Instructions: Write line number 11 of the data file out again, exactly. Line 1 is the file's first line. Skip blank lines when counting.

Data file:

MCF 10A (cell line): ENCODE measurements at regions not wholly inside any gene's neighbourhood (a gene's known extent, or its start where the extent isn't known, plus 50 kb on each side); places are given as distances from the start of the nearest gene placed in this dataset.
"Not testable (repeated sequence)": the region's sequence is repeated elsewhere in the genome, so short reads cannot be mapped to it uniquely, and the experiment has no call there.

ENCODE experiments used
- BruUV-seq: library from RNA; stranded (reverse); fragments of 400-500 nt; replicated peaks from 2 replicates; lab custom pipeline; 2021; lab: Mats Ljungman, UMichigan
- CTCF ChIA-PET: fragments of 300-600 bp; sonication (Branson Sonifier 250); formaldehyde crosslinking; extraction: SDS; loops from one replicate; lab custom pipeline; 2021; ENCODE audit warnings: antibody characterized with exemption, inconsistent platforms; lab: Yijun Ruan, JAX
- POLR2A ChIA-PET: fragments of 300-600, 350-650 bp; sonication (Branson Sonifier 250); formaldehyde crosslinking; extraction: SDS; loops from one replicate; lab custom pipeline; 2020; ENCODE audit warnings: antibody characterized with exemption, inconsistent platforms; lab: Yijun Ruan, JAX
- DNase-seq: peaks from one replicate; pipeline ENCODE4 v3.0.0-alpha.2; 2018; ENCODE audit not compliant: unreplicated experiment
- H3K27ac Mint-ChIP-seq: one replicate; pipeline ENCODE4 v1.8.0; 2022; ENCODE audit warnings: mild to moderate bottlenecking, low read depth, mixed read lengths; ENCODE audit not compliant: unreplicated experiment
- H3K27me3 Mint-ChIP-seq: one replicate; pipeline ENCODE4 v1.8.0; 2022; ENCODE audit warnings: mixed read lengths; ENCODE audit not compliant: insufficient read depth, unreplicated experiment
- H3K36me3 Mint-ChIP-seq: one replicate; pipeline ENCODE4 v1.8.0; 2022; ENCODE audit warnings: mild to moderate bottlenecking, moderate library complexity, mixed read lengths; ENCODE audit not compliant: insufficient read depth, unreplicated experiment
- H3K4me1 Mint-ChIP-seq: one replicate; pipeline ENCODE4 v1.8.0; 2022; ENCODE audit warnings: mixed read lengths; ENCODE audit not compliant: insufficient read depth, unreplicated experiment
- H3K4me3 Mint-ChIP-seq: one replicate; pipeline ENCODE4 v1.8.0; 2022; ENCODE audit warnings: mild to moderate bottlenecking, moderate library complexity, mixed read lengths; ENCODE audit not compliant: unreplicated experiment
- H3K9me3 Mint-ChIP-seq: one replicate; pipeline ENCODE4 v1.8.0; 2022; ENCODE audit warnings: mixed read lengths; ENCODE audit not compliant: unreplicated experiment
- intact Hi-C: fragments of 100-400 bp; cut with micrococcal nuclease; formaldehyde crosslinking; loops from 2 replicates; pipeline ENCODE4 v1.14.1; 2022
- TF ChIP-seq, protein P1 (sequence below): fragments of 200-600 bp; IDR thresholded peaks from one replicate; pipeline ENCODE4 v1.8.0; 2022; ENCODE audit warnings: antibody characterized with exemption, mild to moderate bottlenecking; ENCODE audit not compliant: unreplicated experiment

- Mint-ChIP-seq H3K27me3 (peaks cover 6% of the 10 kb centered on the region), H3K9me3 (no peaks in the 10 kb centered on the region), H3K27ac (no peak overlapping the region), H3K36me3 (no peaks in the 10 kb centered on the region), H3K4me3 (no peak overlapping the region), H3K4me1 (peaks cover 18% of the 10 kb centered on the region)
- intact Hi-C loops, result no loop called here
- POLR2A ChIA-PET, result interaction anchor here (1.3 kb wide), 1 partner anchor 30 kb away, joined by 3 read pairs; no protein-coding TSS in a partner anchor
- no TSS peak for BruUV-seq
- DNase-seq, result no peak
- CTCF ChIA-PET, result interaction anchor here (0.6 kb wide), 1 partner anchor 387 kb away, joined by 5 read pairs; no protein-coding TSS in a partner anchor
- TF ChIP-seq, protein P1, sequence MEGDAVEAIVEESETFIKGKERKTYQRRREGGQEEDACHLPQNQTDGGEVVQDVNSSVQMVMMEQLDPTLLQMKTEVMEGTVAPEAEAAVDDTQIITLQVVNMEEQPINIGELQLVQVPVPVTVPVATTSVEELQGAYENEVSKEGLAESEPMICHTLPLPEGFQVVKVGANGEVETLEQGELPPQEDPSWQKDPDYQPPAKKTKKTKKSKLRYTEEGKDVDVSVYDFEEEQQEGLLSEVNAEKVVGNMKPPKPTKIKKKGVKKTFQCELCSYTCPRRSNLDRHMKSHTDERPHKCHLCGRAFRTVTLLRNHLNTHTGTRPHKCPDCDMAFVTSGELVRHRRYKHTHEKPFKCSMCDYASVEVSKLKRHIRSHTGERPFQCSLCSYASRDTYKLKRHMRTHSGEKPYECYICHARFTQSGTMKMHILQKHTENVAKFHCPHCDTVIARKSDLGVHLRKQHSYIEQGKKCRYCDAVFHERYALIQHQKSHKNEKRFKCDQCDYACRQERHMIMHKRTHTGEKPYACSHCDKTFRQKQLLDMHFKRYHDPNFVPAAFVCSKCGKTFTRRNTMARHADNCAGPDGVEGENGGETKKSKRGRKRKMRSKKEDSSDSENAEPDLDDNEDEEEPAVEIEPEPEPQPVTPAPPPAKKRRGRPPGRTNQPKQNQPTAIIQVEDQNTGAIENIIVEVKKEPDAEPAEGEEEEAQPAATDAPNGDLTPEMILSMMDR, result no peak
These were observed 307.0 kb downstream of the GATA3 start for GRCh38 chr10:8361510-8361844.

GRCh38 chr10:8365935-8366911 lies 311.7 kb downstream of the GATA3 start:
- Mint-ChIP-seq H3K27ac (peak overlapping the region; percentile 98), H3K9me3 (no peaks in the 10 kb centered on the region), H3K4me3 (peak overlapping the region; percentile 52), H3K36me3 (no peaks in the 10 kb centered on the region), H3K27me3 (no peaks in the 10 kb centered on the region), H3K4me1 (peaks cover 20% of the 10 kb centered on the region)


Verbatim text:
- H3K4me1 Mint-ChIP-seq: one replicate; pipeline ENCODE4 v1.8.0; 2022; ENCODE audit warnings: mixed read lengths; ENCODE audit not compliant: insufficient read depth, unreplicated experiment